The CBS series 60 Minutes profiled the fall and rise of manufacturing in North Carolina in a story aired last night.
Their story was called "The death and life of Asheboro, NC." (For readers outside the state, Asheboro is in central North Carolina, about an hour west-southwest of Raleigh.) In the segment, correspondent Scott Pelley visited several sites around Asheboro in Randolph County and chronicled the exodus of manufacturing from Asheboro, and its recent resurgence. And even though he didn't make note of it, he mentioned a couple of our Industrial Extension Service clients in the story.
He visited Acme-McCrary, which placed some of its products on our "Manufacturing Makes It Real" tour in 2010 (and subsequently had them accepted into the NC Museum of History's collection). At Acme-McCrary, Pelley confronted the reality of outsourcing. He learned that often the manufacturer's choice is either to outsource a portion of the work in order to preserve some part in the U.S. or to risk losing the entire business -- it's not a decision that any company makes lightly. (I wish he could have noted that Acme-McCrary, in addition to taking chances on new products, recently won a Wal-Mart sustainability award.)
Pelley also visited Klaussner Furniture, which has had some success in exporting their high-end furniture to the increasingly affluent Chinese because "American-Made" is still a selling point. Klaussner furniture recently joined hundreds of other North Carolina manufacturers in a searchable on-line compendium called, appropriately, Manufactured in NC. MNC gives companies like Klaussner increased visibility on the web, and has become the initial entry point for many companies that previously had no web presence at all.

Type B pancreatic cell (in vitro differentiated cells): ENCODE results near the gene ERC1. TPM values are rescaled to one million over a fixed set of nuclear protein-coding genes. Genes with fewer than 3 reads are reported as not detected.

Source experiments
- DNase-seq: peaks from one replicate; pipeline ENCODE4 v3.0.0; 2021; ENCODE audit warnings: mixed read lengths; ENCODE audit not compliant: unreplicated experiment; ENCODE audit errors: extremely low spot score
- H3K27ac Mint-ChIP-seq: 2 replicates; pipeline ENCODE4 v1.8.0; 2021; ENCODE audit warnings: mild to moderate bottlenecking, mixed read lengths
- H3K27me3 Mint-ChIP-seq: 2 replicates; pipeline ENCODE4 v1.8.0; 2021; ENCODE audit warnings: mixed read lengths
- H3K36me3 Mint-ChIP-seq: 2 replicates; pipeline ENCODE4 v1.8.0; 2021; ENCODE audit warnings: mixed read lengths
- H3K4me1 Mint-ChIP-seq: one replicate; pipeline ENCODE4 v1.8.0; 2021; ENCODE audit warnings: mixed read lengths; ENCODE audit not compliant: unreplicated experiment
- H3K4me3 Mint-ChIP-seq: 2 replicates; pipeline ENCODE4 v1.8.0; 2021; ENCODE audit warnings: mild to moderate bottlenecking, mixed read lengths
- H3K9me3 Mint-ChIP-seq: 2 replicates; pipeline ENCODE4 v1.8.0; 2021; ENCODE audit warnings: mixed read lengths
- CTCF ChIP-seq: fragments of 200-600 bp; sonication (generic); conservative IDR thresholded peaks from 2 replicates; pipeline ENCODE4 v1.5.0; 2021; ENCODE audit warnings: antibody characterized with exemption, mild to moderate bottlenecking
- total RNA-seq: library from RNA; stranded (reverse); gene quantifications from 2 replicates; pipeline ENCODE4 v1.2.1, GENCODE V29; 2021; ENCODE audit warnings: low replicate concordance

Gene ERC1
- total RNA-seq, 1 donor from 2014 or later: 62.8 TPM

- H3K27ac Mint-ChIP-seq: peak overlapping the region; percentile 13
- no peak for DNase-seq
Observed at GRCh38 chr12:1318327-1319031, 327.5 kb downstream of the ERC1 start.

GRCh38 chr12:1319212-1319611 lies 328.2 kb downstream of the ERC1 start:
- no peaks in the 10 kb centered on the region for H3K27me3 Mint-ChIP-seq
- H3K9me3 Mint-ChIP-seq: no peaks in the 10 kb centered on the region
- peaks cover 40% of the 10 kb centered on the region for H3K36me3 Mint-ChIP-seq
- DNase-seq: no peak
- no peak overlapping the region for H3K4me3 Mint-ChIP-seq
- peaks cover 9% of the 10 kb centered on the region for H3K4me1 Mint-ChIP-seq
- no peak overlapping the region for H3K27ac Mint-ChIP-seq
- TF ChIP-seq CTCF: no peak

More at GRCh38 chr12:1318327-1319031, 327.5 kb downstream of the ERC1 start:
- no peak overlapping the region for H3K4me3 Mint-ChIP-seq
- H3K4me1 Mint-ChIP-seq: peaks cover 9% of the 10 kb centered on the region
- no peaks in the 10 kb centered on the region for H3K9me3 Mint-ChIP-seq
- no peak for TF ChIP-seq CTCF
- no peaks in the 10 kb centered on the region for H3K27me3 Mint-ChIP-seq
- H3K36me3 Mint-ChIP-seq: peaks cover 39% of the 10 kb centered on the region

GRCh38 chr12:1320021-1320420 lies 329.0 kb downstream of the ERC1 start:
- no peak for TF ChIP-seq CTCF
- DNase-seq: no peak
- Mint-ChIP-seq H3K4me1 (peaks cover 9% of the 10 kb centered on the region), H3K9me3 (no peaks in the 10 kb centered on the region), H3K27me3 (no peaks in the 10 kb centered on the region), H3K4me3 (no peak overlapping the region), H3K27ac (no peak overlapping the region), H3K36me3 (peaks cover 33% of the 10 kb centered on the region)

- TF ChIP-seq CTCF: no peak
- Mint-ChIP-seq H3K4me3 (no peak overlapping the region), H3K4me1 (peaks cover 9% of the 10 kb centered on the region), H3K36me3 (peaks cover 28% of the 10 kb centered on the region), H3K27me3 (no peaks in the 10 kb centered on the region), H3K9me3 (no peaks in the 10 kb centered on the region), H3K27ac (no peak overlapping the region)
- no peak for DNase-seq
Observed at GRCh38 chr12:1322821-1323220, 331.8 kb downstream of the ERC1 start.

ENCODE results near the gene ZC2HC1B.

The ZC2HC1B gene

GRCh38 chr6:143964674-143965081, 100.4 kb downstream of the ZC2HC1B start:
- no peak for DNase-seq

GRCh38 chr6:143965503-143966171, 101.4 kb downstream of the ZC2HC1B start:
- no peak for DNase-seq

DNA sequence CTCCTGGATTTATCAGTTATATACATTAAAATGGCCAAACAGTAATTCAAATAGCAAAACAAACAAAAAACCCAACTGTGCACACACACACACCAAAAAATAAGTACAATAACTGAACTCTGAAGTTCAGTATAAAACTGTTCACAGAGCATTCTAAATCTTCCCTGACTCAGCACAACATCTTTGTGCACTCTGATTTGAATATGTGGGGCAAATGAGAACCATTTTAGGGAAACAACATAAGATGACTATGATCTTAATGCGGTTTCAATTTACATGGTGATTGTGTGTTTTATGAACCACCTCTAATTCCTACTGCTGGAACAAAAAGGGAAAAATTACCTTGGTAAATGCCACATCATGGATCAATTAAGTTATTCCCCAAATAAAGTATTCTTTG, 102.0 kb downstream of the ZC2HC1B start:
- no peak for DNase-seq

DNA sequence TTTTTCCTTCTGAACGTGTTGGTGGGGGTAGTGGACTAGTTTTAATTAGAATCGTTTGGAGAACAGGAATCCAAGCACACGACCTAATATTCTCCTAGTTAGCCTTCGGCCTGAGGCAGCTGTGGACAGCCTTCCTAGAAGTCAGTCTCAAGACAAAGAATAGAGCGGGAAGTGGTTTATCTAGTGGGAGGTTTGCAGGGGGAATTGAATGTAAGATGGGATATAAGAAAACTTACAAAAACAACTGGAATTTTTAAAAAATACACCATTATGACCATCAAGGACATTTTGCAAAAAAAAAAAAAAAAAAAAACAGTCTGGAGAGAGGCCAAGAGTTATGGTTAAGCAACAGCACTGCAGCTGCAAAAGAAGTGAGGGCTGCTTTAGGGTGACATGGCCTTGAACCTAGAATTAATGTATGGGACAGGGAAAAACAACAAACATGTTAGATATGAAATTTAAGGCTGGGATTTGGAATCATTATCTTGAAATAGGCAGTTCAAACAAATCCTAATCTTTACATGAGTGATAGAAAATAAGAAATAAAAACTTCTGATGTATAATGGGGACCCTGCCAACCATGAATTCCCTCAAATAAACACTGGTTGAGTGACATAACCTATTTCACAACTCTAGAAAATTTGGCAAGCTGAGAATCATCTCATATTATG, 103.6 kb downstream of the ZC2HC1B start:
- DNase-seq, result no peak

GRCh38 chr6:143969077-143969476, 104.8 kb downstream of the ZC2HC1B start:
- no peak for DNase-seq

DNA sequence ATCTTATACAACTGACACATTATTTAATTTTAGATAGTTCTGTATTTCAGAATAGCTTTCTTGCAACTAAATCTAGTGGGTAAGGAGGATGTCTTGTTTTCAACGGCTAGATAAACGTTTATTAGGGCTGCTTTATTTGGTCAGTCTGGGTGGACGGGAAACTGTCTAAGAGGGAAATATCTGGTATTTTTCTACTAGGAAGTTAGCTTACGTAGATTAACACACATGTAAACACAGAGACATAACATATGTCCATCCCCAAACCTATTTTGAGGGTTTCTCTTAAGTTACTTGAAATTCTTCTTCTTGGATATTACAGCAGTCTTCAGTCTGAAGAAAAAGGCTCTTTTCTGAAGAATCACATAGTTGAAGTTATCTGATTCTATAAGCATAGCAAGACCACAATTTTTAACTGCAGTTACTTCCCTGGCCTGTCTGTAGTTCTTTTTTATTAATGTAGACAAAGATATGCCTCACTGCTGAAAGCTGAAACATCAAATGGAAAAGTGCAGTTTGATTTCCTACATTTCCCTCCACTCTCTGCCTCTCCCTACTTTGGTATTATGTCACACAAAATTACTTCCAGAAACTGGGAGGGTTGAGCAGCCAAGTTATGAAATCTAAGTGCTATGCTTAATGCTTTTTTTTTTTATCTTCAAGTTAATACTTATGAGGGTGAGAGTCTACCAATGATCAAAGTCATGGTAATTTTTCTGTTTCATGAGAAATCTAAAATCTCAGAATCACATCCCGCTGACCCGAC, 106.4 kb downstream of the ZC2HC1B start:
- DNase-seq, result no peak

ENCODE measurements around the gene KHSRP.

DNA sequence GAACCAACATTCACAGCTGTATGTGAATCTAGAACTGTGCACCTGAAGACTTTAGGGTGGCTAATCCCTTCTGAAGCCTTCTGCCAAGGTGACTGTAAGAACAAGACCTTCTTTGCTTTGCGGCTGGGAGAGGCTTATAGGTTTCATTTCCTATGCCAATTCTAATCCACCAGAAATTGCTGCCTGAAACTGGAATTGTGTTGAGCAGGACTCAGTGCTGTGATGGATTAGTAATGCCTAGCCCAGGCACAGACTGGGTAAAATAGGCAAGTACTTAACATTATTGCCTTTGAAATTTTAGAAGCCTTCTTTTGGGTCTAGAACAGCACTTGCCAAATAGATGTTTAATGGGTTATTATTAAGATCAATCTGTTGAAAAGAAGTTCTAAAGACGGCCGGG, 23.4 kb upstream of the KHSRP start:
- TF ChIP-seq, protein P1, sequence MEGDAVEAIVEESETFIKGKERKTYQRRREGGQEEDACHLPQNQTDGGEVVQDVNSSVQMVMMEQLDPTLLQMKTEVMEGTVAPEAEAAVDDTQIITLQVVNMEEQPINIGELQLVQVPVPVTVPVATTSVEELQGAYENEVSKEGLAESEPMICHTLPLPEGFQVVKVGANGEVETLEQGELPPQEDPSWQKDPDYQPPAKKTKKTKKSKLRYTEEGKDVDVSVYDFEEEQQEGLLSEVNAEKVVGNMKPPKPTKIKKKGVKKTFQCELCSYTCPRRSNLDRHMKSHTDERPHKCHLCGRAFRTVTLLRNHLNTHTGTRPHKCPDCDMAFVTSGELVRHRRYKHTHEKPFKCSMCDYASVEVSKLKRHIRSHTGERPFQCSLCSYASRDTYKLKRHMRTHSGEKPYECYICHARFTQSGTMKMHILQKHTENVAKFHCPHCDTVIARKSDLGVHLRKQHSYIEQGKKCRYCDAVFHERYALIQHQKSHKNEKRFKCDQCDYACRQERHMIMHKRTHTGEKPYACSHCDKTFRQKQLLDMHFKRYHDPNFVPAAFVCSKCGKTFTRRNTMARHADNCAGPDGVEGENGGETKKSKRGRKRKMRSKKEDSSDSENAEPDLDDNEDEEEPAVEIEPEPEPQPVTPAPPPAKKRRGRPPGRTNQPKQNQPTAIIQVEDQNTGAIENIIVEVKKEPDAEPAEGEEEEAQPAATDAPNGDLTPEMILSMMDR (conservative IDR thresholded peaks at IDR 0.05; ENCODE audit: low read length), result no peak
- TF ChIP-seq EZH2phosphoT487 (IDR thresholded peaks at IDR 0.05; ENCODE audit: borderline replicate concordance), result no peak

One of the most delightful parts of the 60 Minutes piece was the story of Miss Jenny's Pickles, started by two friends who lost their financial industry jobs and turned to food manufacturing -- including, according to their web site, attending and acing "pickle school" at NC State. They also entered the export market, which can be difficult but critical to long-term success, and Miss Jenny's Pickles now has customers in several Chinese cities. (Commercial break: We have lots of resources and programs to help small to mid-sized manufacturers break into the export market, and the North Carolina Department of Commerce announced today that it received a new grant from the U.S. Small Business Administration to help companies start exporting.)
As the 60 Minutes story points out, everything is not sunshine and roses -- the problems faced by manufacturing didn't appear overnight, and it will take time to remedy them. And it's an unfortunate fact that boom-and-bust cycles have affected cities, towns, and people everywhere, throughout history, but if we can do anything to help companies and communities make it through the tough times, we will.
I hope Acme-McCrary, Klaussner Furniture, and Miss Jenny's Pickles will join the Manufacturing Makes It Real Network, and give other MMIRN members the chance to learn from their experience. (The next MMIR Network event is November 15th at Baldor in Shelby, and there's still time to RSVP!). We want more people to realize how vital manufacturing is to all of us, and want to share success stories with as many people who will listen, because together we can all help strengthen manufacturing across the state -- and beyond.
Addendum: On this page, Asheboro Leaders and NC Secretary of Commerce Keith Crisco react to the 60 Minutes episode.